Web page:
Physical education in Scandinavia with a focus on Sweden : a comparative perspective
Peer reviewed, Journal article
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Original versionPhysical Education and Sport Pedagogy. 2008, 13(4), 303-318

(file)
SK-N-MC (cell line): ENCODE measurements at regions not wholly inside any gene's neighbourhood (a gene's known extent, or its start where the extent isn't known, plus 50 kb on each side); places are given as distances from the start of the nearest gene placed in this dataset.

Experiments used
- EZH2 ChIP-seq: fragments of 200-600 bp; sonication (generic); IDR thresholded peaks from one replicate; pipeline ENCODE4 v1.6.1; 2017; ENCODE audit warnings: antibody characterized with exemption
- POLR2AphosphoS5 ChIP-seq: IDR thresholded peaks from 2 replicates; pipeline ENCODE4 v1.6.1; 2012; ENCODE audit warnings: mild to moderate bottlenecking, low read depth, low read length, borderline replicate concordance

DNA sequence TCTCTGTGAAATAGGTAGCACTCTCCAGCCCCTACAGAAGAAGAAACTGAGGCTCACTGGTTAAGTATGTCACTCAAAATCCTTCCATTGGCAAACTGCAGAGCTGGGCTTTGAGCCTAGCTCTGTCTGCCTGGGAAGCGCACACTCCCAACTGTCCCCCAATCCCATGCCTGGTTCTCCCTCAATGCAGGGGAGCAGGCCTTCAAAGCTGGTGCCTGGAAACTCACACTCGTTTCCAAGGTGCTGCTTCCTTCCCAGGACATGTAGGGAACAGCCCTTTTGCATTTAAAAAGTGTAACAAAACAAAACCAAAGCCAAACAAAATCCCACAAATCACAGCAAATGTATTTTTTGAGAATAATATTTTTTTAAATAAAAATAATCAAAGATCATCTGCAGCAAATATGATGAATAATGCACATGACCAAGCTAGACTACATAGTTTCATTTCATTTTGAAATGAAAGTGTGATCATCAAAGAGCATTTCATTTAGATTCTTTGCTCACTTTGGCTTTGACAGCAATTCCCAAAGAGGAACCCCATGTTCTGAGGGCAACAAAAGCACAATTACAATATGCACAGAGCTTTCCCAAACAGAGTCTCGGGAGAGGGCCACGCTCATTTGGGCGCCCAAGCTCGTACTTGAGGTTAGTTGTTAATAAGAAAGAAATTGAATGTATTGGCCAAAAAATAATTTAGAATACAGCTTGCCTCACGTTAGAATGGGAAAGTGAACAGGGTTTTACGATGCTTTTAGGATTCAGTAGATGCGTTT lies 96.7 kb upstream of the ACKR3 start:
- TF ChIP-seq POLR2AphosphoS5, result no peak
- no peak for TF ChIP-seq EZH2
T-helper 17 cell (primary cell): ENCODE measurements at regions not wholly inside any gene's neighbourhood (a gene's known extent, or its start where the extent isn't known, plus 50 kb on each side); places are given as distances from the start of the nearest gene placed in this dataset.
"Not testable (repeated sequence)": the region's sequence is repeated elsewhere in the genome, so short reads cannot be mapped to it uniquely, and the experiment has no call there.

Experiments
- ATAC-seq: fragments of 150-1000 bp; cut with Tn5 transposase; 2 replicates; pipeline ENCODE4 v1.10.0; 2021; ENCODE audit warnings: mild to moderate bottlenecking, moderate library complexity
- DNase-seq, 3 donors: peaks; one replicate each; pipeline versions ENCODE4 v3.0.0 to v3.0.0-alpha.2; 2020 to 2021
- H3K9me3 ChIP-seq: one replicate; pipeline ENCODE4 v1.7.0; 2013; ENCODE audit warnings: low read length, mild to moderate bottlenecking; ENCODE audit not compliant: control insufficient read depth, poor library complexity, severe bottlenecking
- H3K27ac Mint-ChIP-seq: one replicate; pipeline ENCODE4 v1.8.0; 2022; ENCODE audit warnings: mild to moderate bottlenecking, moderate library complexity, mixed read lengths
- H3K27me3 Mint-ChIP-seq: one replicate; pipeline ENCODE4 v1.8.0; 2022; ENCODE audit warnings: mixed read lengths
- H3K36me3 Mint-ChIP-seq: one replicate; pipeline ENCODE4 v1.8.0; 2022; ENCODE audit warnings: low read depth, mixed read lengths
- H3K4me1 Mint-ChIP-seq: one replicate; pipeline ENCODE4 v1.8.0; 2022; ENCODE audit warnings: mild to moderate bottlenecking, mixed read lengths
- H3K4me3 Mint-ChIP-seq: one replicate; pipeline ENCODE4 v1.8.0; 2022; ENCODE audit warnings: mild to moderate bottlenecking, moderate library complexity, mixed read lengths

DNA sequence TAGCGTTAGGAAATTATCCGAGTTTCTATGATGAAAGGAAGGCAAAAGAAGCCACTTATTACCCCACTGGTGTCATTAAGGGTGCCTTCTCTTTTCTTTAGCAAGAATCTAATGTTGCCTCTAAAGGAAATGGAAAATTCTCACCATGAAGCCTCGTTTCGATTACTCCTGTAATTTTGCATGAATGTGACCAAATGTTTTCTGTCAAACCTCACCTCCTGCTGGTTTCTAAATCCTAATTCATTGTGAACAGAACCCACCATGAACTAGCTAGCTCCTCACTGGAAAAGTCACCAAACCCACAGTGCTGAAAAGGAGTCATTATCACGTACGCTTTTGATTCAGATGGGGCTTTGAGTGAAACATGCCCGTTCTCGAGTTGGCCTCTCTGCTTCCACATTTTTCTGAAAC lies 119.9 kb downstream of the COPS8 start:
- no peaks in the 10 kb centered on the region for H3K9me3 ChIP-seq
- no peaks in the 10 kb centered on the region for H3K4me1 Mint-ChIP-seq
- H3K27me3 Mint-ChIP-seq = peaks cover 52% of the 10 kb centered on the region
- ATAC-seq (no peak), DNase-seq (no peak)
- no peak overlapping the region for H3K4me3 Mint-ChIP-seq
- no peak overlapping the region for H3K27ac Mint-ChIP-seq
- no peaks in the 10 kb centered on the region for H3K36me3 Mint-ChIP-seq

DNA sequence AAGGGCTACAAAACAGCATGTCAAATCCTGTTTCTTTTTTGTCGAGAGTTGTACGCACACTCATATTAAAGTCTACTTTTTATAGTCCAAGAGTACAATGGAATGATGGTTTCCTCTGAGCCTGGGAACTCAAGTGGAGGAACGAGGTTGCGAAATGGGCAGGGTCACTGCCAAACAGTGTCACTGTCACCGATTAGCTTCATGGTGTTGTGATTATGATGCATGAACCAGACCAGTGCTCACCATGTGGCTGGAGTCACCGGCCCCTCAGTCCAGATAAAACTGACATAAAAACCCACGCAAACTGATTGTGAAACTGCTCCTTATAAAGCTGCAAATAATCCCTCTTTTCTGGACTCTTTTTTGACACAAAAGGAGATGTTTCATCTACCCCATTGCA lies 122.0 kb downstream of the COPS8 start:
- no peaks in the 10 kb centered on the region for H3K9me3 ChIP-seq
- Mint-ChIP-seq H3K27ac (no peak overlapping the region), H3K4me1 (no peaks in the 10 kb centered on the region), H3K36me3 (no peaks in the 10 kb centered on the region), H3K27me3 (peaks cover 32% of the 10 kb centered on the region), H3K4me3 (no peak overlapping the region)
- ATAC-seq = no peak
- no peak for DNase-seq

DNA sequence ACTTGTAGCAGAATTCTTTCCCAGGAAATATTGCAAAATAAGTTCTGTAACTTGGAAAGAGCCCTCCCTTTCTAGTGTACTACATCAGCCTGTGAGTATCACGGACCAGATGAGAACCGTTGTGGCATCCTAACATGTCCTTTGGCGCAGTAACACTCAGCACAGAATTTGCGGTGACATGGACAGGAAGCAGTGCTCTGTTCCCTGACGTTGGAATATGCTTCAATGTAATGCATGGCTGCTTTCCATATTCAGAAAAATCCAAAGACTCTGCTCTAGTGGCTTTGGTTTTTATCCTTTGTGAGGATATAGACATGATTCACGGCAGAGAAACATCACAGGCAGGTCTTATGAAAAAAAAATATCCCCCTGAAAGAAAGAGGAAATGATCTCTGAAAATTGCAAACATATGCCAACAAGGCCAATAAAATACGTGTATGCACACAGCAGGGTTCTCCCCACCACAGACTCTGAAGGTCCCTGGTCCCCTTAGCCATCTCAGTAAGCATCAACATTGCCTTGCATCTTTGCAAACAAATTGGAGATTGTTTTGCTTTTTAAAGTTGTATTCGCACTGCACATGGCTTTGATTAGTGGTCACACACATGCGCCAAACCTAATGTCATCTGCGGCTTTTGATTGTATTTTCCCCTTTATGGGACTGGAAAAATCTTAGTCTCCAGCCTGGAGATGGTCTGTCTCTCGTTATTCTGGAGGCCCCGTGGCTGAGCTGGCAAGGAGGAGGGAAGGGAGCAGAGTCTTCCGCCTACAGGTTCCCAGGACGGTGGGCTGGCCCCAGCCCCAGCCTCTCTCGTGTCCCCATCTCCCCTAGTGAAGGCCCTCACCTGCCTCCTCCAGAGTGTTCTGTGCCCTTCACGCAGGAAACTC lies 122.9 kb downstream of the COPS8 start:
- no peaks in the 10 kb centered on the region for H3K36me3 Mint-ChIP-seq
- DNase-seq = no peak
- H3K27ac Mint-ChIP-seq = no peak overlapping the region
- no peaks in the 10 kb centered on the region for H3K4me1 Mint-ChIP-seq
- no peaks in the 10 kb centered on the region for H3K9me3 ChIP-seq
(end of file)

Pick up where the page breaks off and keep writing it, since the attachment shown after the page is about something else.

PURPOSE: The purpose of this paper is to investigate meanings attached to physical education in the Scandinavian countries through (1) the different national syllabi; and (2) interpretations and conclusions researchers make in their studies of Scandinavian physical education and how these findings look like compared with other researchers' findings on the same questions. Physical education in Sweden is the focus, but comparisons are made with Denmark, Finland, and Norway. METHOD: This study can be seen as a qualitative textual analysis, and in this case analysis of syllabi as well as research texts produced about physical education in Scandinavia during the last ten years. FINDINGS: The analysis shows that school systems in the Scandinavian countries are very similar. Recent educational reforms have moved towards decentralization and an emphasis on goals. Aims and objectives are formulated in national syllabi, but content and methods are a local responsibility. Sweden took the first step and the three other countries have moved in the same direction. The comparative analysis shows that there are many similarities between physical education in the Scandinavian countries. It even seems possible to talk about a Scandinavian model for physical education, characterized by a broad content area, where pupils choose from a kind of 'smorgasbord' of physical activities. It is through multi-activity programmes of different physical activities that pupils are to learn. In practice, however, it seems as if, just as in the rest of Europe, ball games, gymnastics, fitness training, and track and field dominate the subject. On the other hand, typical activities for Scandinavian culture such as skiing, skating, orienteering, and outdoor education with a focus on environmental questions and health form part of a physical education programme that differs from those found in most other countries. Co-education is a main principle in Sweden, Norway, and Denmark, while in Finland physical education is taught in separate groups. Further, cooperation, socialization, and team effort are emphasized more than physiology, competition, and results. Health is a central proficiency area in physical education in especially Sweden and Finland, while in Denmark and Norway health is not emphasized as much as in the two first mentioned countries. Even though a health perspective should permeate the subject in all the Scandinavian countries, what this means in practice is seldom discussed and the teachers have difficulty in defining the concept. The issue of time allocation is quite complicated in Scandinavia due to localized control of curricular timetables and practices of offering options or electives. Researchers do agree about the conclusion that there has been a time reduction. However, the situation for physical education seems to be better in the Scandinavian countries than in many other countries around the world. In Sweden, for example, the climate vis-a-vis physical education is now much more positive, and the subject has regained status and resources. The situation for physical education in Finland and Norway also looks positive, if not quite as good as in Sweden. Physical education in Denmark, however, still waits for a breakthrough.
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